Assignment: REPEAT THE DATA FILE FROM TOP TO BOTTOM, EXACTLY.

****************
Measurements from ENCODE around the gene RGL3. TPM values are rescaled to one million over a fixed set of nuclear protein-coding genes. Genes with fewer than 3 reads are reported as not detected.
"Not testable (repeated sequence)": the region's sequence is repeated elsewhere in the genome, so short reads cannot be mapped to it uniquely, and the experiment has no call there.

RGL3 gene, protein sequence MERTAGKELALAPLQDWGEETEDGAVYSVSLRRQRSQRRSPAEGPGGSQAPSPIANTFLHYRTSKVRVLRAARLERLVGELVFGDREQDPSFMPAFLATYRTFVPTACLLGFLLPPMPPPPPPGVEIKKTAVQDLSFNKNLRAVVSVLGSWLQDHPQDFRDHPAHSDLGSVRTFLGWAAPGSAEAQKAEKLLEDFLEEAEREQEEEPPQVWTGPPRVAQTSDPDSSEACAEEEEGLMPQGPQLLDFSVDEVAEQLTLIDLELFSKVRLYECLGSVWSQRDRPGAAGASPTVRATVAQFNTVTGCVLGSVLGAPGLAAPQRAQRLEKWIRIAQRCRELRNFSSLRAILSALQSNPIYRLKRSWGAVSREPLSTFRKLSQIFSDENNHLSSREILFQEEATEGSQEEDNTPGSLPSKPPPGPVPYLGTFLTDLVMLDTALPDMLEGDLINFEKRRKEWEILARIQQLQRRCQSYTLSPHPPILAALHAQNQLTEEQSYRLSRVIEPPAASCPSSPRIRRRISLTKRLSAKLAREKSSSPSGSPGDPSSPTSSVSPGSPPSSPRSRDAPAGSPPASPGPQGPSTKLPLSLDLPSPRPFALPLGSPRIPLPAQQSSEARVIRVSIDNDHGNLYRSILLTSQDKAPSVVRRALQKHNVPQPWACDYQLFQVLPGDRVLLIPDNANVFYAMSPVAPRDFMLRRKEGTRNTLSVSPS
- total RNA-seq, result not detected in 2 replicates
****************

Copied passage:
Measurements from ENCODE around the gene RGL3. TPM values are rescaled to one million over a fixed set of nuclear protein-coding genes. Genes with fewer than 3 reads are reported as not detected.
"Not testable (repeated sequence)": the region's sequence is repeated elsewhere in the genome, so short reads cannot be mapped to it uniquely, and the experiment has no call there.

RGL3 gene, protein sequence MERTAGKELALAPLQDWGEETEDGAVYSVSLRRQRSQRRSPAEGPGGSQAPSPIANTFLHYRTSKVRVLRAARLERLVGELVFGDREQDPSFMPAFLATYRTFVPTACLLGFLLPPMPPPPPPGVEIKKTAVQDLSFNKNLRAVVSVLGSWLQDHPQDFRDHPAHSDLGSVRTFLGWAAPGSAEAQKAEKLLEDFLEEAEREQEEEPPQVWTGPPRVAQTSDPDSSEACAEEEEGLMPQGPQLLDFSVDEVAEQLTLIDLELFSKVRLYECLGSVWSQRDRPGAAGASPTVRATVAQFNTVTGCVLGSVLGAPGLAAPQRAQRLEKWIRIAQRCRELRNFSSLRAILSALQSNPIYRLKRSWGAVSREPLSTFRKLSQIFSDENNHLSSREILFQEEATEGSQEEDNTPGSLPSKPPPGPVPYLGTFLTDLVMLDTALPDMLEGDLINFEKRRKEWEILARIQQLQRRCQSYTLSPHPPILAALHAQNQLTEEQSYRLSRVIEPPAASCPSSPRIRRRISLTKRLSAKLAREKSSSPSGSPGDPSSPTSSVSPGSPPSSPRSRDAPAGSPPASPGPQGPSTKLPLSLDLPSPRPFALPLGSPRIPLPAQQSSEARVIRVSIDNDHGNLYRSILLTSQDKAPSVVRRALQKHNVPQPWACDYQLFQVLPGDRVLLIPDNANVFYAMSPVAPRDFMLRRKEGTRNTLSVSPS
- total RNA-seq, result not detected in 2 replicates